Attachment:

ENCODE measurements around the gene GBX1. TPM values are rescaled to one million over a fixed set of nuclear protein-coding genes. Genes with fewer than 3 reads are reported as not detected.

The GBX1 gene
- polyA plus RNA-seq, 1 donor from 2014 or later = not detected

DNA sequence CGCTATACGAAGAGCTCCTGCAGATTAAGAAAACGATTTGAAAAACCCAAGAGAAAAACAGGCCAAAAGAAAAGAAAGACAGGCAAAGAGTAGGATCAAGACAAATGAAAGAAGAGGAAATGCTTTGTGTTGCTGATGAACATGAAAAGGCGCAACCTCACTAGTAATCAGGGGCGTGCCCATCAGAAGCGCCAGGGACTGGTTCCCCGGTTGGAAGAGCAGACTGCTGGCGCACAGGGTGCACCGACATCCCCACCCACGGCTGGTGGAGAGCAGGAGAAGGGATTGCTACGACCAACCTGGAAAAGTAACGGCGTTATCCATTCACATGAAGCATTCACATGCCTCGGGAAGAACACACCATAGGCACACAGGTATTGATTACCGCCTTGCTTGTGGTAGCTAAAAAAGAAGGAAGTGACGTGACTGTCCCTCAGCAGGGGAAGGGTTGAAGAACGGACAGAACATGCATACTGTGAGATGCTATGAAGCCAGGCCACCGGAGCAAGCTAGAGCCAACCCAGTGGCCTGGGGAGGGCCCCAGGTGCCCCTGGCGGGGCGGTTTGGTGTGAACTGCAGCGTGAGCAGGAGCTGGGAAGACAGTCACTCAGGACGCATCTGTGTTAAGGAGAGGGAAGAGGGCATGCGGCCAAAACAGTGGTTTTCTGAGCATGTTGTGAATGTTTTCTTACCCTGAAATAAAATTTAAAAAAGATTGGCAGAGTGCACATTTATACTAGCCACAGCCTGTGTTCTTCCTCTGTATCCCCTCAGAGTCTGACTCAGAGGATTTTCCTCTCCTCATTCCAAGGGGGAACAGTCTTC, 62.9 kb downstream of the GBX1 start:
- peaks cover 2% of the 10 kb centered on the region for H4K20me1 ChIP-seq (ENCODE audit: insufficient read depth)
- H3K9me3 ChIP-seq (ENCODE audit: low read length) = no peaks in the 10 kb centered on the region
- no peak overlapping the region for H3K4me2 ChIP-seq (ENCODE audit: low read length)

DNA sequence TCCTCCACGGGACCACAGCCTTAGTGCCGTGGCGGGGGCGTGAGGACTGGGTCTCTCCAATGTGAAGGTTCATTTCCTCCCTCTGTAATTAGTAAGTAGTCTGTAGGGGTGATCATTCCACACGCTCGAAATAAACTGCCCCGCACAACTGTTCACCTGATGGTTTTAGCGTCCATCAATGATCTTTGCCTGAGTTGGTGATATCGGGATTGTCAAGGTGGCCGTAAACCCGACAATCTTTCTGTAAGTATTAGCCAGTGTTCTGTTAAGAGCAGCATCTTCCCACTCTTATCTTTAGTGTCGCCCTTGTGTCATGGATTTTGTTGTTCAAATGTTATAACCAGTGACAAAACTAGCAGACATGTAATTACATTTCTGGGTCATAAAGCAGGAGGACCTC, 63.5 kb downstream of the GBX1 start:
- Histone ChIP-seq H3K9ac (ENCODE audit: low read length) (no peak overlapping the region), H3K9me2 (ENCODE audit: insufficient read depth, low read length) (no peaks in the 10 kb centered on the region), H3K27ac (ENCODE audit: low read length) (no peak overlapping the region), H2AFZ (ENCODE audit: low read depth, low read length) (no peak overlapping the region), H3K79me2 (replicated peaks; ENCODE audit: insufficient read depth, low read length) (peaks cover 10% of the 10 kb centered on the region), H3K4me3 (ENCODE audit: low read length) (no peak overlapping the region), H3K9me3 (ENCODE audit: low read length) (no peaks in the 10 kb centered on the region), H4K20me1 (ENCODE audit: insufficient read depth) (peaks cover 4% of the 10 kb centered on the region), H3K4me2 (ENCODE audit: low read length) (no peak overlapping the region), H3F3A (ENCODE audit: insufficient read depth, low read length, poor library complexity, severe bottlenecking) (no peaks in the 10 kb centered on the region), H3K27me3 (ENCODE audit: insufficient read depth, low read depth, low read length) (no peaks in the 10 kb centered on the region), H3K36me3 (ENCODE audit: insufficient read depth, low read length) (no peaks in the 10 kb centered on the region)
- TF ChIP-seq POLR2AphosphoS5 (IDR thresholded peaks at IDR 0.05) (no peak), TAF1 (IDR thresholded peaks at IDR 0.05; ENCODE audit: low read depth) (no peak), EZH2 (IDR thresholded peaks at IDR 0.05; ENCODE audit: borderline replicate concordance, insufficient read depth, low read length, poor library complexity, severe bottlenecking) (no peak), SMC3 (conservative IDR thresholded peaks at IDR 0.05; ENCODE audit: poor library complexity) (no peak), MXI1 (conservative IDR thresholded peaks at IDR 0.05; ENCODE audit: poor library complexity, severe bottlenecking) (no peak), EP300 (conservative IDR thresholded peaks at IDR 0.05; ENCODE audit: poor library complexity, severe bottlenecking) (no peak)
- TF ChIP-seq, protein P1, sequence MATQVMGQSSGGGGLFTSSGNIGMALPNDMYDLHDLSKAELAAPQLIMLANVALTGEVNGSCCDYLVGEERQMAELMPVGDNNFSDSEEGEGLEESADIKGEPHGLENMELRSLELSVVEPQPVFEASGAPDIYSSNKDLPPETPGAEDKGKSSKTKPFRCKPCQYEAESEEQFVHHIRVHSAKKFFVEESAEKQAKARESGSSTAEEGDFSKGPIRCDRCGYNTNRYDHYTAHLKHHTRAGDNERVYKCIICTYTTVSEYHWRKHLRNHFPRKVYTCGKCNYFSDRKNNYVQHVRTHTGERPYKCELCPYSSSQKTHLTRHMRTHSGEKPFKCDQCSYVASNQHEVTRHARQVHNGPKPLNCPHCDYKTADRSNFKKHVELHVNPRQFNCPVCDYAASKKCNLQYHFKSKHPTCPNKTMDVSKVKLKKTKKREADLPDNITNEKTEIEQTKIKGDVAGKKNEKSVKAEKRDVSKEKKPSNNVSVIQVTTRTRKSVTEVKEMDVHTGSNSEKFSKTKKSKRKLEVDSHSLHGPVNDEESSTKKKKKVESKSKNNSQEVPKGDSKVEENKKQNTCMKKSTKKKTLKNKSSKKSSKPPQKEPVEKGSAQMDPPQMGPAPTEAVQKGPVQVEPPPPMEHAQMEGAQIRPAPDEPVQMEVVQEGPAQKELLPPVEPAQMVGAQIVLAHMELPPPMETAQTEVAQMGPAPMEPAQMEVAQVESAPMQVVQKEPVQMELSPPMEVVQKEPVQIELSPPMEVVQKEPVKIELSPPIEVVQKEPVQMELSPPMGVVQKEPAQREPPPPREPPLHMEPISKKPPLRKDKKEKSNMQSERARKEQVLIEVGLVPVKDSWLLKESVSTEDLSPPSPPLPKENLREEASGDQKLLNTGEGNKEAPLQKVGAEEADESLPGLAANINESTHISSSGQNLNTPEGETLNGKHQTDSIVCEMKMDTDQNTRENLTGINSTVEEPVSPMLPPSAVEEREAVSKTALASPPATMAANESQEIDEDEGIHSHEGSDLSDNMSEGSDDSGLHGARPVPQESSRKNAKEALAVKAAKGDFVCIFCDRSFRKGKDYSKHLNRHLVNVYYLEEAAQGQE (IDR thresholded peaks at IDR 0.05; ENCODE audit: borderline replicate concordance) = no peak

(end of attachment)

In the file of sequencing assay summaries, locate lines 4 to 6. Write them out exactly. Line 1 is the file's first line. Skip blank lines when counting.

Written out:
DNA sequence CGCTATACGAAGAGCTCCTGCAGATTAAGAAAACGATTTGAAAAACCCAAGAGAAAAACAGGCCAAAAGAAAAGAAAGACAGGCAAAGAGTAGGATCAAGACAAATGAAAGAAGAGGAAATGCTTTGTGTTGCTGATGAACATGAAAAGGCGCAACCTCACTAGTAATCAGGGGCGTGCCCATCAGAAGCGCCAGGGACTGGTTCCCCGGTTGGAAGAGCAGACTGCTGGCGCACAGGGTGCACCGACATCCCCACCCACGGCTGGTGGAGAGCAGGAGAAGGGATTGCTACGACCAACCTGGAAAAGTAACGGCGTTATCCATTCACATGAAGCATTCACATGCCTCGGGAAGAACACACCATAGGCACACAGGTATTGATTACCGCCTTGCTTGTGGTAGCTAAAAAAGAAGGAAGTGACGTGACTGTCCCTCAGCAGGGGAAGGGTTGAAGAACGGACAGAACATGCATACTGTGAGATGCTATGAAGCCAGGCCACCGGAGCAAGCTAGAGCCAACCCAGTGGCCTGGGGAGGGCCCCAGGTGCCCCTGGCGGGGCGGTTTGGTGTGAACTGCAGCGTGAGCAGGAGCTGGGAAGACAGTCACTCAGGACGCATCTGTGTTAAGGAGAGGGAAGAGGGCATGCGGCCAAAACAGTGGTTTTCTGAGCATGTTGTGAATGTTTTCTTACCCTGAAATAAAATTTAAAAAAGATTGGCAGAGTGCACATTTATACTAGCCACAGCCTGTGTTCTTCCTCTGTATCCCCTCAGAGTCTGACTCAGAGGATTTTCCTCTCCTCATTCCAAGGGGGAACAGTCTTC, 62.9 kb downstream of the GBX1 start:
- peaks cover 2% of the 10 kb centered on the region for H4K20me1 ChIP-seq (ENCODE audit: insufficient read depth)
- H3K9me3 ChIP-seq (ENCODE audit: low read length) = no peaks in the 10 kb centered on the region